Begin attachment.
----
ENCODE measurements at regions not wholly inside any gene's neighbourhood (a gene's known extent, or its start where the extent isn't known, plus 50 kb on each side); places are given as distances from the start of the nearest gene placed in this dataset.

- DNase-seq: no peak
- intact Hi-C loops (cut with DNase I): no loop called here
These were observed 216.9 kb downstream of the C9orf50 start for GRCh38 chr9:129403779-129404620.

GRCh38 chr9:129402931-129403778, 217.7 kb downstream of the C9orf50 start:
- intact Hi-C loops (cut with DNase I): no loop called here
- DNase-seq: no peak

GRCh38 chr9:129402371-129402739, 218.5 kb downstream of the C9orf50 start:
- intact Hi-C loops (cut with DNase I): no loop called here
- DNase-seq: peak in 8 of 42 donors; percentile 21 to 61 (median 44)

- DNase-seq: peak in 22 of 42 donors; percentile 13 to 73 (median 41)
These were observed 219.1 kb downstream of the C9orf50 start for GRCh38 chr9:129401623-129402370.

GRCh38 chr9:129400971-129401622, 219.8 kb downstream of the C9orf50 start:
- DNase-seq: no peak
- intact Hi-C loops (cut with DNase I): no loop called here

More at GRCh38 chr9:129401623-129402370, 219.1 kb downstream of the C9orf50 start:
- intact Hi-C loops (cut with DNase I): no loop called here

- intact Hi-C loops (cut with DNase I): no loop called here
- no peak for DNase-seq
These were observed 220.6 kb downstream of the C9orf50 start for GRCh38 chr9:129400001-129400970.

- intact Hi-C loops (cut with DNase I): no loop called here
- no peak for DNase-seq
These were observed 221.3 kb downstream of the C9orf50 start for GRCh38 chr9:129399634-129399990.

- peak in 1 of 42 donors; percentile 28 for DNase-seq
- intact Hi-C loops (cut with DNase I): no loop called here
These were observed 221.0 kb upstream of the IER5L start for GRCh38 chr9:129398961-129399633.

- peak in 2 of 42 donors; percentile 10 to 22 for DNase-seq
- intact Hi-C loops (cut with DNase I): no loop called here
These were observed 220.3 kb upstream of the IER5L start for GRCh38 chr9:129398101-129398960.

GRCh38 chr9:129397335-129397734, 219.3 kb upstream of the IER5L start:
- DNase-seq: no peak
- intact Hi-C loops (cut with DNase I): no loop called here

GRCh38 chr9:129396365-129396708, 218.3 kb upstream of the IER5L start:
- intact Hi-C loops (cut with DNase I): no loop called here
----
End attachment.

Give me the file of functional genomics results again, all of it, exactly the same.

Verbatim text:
ENCODE measurements at regions not wholly inside any gene's neighbourhood (a gene's known extent, or its start where the extent isn't known, plus 50 kb on each side); places are given as distances from the start of the nearest gene placed in this dataset.

- DNase-seq: no peak
- intact Hi-C loops (cut with DNase I): no loop called here
These were observed 216.9 kb downstream of the C9orf50 start for GRCh38 chr9:129403779-129404620.

GRCh38 chr9:129402931-129403778, 217.7 kb downstream of the C9orf50 start:
- intact Hi-C loops (cut with DNase I): no loop called here
- DNase-seq: no peak

GRCh38 chr9:129402371-129402739, 218.5 kb downstream of the C9orf50 start:
- intact Hi-C loops (cut with DNase I): no loop called here
- DNase-seq: peak in 8 of 42 donors; percentile 21 to 61 (median 44)

- DNase-seq: peak in 22 of 42 donors; percentile 13 to 73 (median 41)
These were observed 219.1 kb downstream of the C9orf50 start for GRCh38 chr9:129401623-129402370.

GRCh38 chr9:129400971-129401622, 219.8 kb downstream of the C9orf50 start:
- DNase-seq: no peak
- intact Hi-C loops (cut with DNase I): no loop called here

More at GRCh38 chr9:129401623-129402370, 219.1 kb downstream of the C9orf50 start:
- intact Hi-C loops (cut with DNase I): no loop called here

- intact Hi-C loops (cut with DNase I): no loop called here
- no peak for DNase-seq
These were observed 220.6 kb downstream of the C9orf50 start for GRCh38 chr9:129400001-129400970.

- intact Hi-C loops (cut with DNase I): no loop called here
- no peak for DNase-seq
These were observed 221.3 kb downstream of the C9orf50 start for GRCh38 chr9:129399634-129399990.

- peak in 1 of 42 donors; percentile 28 for DNase-seq
- intact Hi-C loops (cut with DNase I): no loop called here
These were observed 221.0 kb upstream of the IER5L start for GRCh38 chr9:129398961-129399633.

- peak in 2 of 42 donors; percentile 10 to 22 for DNase-seq
- intact Hi-C loops (cut with DNase I): no loop called here
These were observed 220.3 kb upstream of the IER5L start for GRCh38 chr9:129398101-129398960.

GRCh38 chr9:129397335-129397734, 219.3 kb upstream of the IER5L start:
- DNase-seq: no peak
- intact Hi-C loops (cut with DNase I): no loop called here

GRCh38 chr9:129396365-129396708, 218.3 kb upstream of the IER5L start:
- intact Hi-C loops (cut with DNase I): no loop called here